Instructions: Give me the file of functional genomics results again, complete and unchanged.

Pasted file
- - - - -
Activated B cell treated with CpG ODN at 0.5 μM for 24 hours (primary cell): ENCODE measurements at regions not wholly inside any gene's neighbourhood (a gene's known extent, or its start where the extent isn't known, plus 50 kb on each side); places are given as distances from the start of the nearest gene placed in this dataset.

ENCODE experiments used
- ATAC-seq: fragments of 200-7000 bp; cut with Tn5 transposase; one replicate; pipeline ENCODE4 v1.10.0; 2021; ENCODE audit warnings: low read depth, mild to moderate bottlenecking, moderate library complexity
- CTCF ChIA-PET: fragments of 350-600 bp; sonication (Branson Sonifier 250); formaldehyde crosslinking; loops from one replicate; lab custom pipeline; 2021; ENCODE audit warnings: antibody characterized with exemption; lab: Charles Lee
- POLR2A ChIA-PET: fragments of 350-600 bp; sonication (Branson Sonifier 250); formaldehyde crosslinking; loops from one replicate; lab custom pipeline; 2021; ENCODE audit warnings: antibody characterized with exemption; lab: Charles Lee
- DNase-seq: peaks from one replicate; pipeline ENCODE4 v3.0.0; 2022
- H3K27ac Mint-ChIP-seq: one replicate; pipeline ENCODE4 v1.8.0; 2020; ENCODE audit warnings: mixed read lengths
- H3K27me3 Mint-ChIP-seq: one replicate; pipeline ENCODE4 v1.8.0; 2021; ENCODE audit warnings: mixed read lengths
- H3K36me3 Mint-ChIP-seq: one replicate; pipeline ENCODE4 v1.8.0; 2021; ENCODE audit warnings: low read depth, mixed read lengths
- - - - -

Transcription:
Activated B cell treated with CpG ODN at 0.5 μM for 24 hours (primary cell): ENCODE measurements at regions not wholly inside any gene's neighbourhood (a gene's known extent, or its start where the extent isn't known, plus 50 kb on each side); places are given as distances from the start of the nearest gene placed in this dataset.

ENCODE experiments used
- ATAC-seq: fragments of 200-7000 bp; cut with Tn5 transposase; one replicate; pipeline ENCODE4 v1.10.0; 2021; ENCODE audit warnings: low read depth, mild to moderate bottlenecking, moderate library complexity
- CTCF ChIA-PET: fragments of 350-600 bp; sonication (Branson Sonifier 250); formaldehyde crosslinking; loops from one replicate; lab custom pipeline; 2021; ENCODE audit warnings: antibody characterized with exemption; lab: Charles Lee
- POLR2A ChIA-PET: fragments of 350-600 bp; sonication (Branson Sonifier 250); formaldehyde crosslinking; loops from one replicate; lab custom pipeline; 2021; ENCODE audit warnings: antibody characterized with exemption; lab: Charles Lee
- DNase-seq: peaks from one replicate; pipeline ENCODE4 v3.0.0; 2022
- H3K27ac Mint-ChIP-seq: one replicate; pipeline ENCODE4 v1.8.0; 2020; ENCODE audit warnings: mixed read lengths
- H3K27me3 Mint-ChIP-seq: one replicate; pipeline ENCODE4 v1.8.0; 2021; ENCODE audit warnings: mixed read lengths
- H3K36me3 Mint-ChIP-seq: one replicate; pipeline ENCODE4 v1.8.0; 2021; ENCODE audit warnings: low read depth, mixed read lengths